The stability of the resonator coupling is critical to the frequency stabilization and its practical use, so we paid special attention to the fiber coupler mounting scheme. The small oven in which the resonator is mounted has a base that is machined from a single block of brass. It has a flexure arm where the fiber coupler is attached. Initial alignment of the fiber coupler is performed with a 3D piezo stage, after which the fiber is glued to the arm. A micro screw is used on the flexure arm for subsequent small gap adjustments. This mounting scheme provides stable operation for periods as long as months without any need for adjustment and with no noticeable change in the coupling condition.

The oven-resonator-coupler setup is placed in a cylindrical vacuum chamber that is evacuated to the milli-torr level. Temperature of the vacuum canister itself is not actively controlled. Use of the vacuum chamber eliminates convective heat transfer and provides isolation from changes in atmospheric pressure and humidity.

We measure and characterize the system by examining the in-loop error signals and by measuring the beatnote between the locked laser and a self-referenced frequency comb. The comb is stabilized to a hydrogen maser that has a fractional instability less than 1×10^{−13}*τ*^{−1/2} from 1 to 10,000 s.

#### 2.2. Simulation

The dual-mode stabilized resonator system has complex thermal properties and dynamics. To understand the various factors influencing mode volume temperature, as well as the overall thermal distributions in the resonator, finite element method (FEM) modeling proves useful. Two-dimensional, axially symmetric modeling of the resonator-TEM assembly is performed using a commercial FEM package (COMSOL). Material properties are taken from the manufacturer datasheets or material property databases; model geometries are based as closely as possible on the physical system. Screenshots of the FEM model are shown in Fig. 2.

The objective is to determine the frequency stability of a WGMR whose mode volume temperature is stabilized to the nK level via the dual-mode technique. Our model accounts for the following heat transfer mechanisms: radiative coupling between resonator and oven, optical heating of the mode volume, heat pumped into/out of the resonator by the thermoelectric effect, and thermal conduction through the TEM. (We assume convective transfer is negligible in the vacuum chamber.) Here, we are primarily concerned with dynamics within the TEM feedback bandwidth, i.e., those with times-scales >1 s. We calculate the thermally-induced strains on the resonator’s radius *r* and how they pull the frequency through Δ*f*/*f*_{0} = −Δ*r*/*r*. The model does not account for thermorefraction because the mode volume temperature is taken to be stable, as indicated by the residual error signal of the temperature stabilization loop.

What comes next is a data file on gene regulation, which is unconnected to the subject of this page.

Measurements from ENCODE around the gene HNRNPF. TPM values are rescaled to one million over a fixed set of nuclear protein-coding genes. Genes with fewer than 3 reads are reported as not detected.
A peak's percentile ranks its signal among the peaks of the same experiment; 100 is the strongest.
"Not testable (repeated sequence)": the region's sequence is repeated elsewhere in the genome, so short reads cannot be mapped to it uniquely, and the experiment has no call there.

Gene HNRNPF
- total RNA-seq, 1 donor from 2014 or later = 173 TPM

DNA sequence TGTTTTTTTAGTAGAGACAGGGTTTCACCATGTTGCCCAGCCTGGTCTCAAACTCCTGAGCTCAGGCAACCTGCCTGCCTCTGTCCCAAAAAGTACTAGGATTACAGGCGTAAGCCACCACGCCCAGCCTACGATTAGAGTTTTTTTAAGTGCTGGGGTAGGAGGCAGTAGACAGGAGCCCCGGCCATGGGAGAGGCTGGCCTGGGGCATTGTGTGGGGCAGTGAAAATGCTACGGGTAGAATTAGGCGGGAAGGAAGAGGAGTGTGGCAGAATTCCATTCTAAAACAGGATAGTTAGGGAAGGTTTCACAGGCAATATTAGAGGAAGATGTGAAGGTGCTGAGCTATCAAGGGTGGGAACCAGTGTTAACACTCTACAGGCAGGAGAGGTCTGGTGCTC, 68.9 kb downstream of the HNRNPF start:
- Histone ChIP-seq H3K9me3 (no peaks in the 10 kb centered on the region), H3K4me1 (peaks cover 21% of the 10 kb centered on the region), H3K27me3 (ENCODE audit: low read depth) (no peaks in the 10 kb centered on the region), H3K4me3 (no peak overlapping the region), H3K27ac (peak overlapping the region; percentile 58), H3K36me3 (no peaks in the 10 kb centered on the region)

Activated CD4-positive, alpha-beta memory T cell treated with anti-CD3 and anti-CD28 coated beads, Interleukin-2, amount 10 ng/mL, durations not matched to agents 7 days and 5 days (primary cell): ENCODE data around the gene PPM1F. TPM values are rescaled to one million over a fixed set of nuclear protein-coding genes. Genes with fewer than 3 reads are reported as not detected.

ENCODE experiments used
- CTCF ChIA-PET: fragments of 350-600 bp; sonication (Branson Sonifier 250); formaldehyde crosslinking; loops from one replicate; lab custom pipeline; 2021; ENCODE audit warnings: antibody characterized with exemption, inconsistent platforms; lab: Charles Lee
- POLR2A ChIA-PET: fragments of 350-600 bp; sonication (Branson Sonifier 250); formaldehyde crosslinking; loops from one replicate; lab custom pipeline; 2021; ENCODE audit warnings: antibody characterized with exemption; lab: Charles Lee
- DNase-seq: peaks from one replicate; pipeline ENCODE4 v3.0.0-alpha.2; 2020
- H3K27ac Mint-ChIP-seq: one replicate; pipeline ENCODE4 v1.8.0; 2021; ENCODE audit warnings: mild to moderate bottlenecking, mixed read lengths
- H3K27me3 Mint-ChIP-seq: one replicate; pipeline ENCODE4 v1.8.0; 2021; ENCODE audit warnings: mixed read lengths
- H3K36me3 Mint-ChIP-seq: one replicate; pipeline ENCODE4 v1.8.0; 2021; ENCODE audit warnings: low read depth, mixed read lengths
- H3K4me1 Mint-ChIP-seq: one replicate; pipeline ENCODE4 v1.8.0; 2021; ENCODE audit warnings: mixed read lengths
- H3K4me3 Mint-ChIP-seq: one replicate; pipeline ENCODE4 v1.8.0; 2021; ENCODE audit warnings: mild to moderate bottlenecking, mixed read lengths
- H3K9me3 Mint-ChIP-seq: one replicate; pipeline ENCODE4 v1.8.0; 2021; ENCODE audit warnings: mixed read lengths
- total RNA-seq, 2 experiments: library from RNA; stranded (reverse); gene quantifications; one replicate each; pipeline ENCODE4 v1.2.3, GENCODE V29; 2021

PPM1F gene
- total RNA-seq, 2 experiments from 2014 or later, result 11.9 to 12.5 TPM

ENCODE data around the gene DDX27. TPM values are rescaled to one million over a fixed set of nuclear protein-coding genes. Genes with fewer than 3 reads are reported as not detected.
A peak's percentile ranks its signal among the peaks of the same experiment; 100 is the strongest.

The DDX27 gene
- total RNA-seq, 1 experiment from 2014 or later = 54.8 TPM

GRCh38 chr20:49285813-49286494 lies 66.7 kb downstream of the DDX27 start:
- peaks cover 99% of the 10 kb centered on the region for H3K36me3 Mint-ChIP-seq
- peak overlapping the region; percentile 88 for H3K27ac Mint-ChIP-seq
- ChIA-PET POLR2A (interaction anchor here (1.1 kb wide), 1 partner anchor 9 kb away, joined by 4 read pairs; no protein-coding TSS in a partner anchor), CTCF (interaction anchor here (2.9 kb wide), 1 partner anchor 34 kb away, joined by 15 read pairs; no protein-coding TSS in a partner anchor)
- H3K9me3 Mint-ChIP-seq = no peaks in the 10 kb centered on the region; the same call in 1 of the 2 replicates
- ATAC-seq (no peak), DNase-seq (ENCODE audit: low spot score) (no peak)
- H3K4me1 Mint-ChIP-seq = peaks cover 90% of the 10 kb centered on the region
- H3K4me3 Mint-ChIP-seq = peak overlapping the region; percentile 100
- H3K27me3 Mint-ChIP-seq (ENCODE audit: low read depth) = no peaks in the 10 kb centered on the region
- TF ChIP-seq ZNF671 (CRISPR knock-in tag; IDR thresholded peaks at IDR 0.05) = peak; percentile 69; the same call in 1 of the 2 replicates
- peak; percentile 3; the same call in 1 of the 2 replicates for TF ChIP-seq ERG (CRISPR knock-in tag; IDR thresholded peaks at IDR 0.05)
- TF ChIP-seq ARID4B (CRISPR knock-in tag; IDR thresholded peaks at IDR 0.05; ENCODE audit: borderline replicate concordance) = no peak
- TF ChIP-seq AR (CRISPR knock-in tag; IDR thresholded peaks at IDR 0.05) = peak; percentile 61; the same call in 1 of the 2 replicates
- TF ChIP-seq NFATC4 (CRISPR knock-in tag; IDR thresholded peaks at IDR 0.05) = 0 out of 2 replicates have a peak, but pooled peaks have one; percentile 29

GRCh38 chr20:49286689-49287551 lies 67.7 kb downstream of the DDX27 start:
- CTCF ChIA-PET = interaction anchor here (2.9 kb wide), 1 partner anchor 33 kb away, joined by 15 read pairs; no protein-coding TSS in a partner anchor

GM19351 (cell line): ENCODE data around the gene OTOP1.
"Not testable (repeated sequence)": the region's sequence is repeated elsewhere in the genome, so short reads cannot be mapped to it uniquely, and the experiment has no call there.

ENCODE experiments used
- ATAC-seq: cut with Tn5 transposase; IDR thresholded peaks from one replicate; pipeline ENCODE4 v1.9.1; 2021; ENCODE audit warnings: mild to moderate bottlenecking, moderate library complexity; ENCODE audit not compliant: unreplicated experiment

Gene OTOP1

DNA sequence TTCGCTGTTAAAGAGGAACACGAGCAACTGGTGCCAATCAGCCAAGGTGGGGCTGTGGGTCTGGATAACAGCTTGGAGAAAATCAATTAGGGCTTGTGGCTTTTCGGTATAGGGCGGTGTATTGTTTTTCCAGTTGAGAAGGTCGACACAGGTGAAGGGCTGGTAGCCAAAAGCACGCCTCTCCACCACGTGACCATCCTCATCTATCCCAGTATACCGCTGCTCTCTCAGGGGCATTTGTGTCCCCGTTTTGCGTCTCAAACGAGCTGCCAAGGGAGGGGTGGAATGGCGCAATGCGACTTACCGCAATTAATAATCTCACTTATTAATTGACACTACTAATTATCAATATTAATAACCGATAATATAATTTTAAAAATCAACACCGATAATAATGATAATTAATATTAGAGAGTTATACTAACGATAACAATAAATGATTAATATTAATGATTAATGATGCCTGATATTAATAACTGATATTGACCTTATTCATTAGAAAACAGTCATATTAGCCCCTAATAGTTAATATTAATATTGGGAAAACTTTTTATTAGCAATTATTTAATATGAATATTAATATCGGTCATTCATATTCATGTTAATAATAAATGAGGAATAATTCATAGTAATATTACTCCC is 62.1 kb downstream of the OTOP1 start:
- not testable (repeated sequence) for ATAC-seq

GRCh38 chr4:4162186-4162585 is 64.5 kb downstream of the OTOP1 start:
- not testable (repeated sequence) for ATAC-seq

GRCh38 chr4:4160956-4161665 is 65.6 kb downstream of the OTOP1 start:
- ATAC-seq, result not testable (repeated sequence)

Radiative heat transfer between one body completely enveloped by another can be estimated as [15]

*ε*is the emissivity,

*A*the area,

*T*the temperature, the subscripts indicate inner (1) and outer (2) bodies, and

*σ*is the Stefan-Boltzmann constant. For various values of temperature difference between resonator and enclosure,

*q*is calculated using Eq. (1) and then applied as a boundary condition on the resonator surface.

_{rad}Laser light circulating in the mode is converted to heat through material absorption. For a laser locked on resonance (zero detuning), the heat generated by this absorption can be estimated through [16]

where*I*is the input laser power,

*η*is the coupling efficiency, and

*Q*(

*Q*) are the observed (absorption limited) quality factors. This heat is included in the model as a volume heat source (units of J/m

_{abs}^{3}) applied to the mode volume (region shown in pink in Fig. 2(a)). The mode volume cross-sectional shape is an ellipse with major (minor) axes of 20 (10)